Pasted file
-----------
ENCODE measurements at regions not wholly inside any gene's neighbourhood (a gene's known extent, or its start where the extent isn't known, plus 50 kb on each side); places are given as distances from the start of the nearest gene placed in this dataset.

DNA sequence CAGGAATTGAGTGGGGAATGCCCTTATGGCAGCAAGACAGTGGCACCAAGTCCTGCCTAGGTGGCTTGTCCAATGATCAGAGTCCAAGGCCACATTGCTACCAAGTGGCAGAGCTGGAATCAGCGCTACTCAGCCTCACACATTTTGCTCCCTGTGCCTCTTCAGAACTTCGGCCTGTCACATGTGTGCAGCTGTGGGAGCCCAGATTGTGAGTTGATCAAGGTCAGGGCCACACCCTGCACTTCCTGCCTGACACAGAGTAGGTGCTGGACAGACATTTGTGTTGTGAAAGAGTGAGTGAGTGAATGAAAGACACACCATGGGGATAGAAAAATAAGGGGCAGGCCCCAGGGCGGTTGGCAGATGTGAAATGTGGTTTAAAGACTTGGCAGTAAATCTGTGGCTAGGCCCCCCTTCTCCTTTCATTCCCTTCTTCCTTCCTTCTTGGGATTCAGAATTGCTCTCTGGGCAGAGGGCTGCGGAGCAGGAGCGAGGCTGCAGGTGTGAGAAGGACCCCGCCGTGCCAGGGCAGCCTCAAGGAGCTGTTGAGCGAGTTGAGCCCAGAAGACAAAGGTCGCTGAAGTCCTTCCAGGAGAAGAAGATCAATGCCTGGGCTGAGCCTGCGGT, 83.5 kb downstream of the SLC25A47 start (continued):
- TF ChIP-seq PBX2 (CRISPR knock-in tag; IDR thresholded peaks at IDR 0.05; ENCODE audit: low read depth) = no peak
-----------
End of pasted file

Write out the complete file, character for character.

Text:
ENCODE measurements at regions not wholly inside any gene's neighbourhood (a gene's known extent, or its start where the extent isn't known, plus 50 kb on each side); places are given as distances from the start of the nearest gene placed in this dataset.

DNA sequence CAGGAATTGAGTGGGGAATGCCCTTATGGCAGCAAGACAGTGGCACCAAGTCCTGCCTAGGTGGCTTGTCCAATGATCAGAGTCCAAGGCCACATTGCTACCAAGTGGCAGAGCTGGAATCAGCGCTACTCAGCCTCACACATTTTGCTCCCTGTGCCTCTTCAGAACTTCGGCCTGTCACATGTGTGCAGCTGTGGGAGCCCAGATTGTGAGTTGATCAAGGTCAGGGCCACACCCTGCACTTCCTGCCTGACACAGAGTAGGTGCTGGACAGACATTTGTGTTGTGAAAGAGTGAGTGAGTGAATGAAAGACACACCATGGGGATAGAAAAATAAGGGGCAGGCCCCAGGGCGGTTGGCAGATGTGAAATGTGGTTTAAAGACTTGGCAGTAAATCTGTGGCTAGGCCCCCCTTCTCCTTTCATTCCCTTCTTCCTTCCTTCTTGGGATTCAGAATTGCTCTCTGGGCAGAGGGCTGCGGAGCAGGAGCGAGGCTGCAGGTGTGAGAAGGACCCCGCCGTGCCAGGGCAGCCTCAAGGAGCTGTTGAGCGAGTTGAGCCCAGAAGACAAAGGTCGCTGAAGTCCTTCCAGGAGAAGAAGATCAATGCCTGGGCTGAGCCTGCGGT, 83.5 kb downstream of the SLC25A47 start (continued):
- TF ChIP-seq PBX2 (CRISPR knock-in tag; IDR thresholded peaks at IDR 0.05; ENCODE audit: low read depth) = no peak